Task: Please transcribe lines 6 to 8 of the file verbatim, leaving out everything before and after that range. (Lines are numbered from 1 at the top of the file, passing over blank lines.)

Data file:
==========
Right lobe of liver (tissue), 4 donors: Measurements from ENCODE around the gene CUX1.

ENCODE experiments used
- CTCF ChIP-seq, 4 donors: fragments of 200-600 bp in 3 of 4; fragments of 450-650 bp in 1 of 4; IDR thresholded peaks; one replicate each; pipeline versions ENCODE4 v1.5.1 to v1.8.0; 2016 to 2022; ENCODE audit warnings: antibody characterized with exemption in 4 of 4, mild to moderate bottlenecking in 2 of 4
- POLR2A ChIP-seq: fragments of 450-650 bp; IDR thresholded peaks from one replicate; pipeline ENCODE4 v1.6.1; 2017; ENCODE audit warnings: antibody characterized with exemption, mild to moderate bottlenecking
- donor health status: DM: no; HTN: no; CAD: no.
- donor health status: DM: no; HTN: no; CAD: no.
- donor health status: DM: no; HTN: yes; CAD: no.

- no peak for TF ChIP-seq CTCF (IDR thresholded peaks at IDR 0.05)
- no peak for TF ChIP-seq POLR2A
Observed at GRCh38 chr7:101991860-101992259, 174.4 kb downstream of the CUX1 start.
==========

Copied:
- donor health status: DM: no; HTN: no; CAD: no.
- donor health status: DM: no; HTN: yes; CAD: no.

- no peak for TF ChIP-seq CTCF (IDR thresholded peaks at IDR 0.05)